The Truth About Our Retail Store

I think a lot of people believe our retail shop closed because we failed to make it thrive.  The real reason we closed the store was because we got to a point where we either needed to put a lot more cash into it or we needed to close it.  We had a lot of equity in our home.  We could have refinanced and pulled plenty out to keep the store going long enough to reach the profit zone.  We could have done it but we didn’t because after a year of running a retail business we were exhausted and realized that’s not what we wanted for our life.  We didn’t enjoy running a retail store.  Our son was really angry with us all the time because of how much energy the store took from him.  From morning to night all we talked about was the store or we were working in the store or making things for the store or trying to market the store.  Even when we were supposed to be paying attention to Max we’d be talking over his head about the store.  Owning a retail store was unhealthy for our family life.

I’m thankful that I had the opportunity to discover how much I dislike owning and running a retail store, something I could never have done in California because it’s so cost prohibitive there.  I might never have had this opportunity if I hadn’t moved to McMinnville.  What satisfies me is knowing that, while I don’t want to be a store owner, at the time we closed our store we were seeing increases in sales every single month.  That’s a healthy sign for a new business.  So I have the satisfaction of knowing that if it had turned out to be my real dream in life, I could have made a success of it.

But there’s nothing like the appearance of failure to find out who your real friends are, to find out who actually gives a shit about you.  Other store owners were very friendly with us and mostly helpful and supportive while we owned a store too and once our shop was closed so was the inclusiveness and only those people who were forced to remain connected to us through other people remained friendly with us on a personal level.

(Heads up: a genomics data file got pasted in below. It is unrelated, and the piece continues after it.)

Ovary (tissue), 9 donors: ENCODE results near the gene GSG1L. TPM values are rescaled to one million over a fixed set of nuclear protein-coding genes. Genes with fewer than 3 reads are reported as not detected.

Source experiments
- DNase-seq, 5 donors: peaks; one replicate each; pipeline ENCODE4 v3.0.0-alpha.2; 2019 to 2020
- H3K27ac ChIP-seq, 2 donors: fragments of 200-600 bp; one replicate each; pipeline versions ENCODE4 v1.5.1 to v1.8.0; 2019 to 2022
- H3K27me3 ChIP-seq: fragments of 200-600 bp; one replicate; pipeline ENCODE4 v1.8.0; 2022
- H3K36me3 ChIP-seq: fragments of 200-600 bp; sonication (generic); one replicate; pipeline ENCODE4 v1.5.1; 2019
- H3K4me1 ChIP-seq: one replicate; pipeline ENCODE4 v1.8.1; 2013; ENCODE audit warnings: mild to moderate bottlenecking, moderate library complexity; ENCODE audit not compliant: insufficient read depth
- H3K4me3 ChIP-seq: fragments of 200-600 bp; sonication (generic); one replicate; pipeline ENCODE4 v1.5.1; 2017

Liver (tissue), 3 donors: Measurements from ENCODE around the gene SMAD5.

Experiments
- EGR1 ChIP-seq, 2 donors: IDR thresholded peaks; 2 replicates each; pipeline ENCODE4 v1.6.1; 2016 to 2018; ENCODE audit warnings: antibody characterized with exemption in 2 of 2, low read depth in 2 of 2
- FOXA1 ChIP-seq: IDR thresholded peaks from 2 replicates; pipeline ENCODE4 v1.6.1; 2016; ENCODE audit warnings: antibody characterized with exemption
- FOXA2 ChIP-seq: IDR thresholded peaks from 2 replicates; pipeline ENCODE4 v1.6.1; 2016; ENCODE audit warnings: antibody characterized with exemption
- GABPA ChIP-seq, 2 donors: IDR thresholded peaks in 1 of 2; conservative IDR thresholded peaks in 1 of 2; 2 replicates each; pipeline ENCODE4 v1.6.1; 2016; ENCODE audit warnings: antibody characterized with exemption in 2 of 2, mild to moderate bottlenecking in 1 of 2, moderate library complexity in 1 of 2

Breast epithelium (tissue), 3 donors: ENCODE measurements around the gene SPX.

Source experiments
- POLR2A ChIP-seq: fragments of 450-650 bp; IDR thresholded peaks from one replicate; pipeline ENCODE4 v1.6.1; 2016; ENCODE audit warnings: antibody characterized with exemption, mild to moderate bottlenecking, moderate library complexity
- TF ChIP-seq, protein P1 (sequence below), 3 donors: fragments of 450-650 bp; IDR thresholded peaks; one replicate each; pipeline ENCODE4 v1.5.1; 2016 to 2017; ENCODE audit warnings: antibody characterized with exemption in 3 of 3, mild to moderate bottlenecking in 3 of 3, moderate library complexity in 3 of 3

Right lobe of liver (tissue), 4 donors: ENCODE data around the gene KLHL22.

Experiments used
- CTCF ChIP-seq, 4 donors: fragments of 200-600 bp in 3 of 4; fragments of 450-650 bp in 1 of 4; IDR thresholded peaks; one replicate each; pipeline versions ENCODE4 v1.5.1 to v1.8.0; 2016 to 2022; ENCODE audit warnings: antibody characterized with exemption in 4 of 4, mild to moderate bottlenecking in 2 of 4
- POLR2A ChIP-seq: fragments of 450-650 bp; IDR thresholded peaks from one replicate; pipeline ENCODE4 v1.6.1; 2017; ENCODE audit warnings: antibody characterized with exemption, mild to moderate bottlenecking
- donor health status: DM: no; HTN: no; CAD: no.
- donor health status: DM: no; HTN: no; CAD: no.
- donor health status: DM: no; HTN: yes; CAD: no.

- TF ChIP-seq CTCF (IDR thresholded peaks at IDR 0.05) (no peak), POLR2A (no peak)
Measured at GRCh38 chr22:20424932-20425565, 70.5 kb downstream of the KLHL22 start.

The top 5 things I loved about running a retail shop:

  • Buying and dressing BBQ Bob and BBQ Sue, the store mannequins.
  • Setting the store up and learning to dress my store windows.
  • Getting to know people in town.
  • Going to trade shows in Seattle.
  • Designing my own products for the store.

The top 5 things I hated about running a retail shop:

  • The goddamn ridiculous politics.  The often petty, rudely competitive, and passive aggressive nature of store owners on Third street.*
  • The pressure to be part of the goddamn ridiculous politics of the Downtown Association and the chamber of commerce that never actually did my business any real favors.**
  • The pretend friendliness of people who imply they’re doing you great favors by giving you confidences that stab their other supposed friends in the backs and, not being stupid, knowing they’re doing the same to you.***
  • The goddamn bookkeeping.
  • The never ending work day into night.

I am grateful for the chance to have checked this dream off my list and if you think this is your dream I present you with some unsolicited advice:

  • Have a business plan with a realistic amount of money to back you up.  Depending on where you live you’ll most likely need upwards of a hundred thousand dollars to start.
  • Be prepared for stupid politics with other business owners and associations and if you don’t like the thought of that, be prepared to be an openly disliked dissident to the establishment.
  • Don’t underestimate the importance of a good location.  It’s worth the blood sucking cost.
  • Be prepared to be all things all the time every day and every hour unless you happen to be starting off with so much investment money you can hire others to do your bidding from the beginning.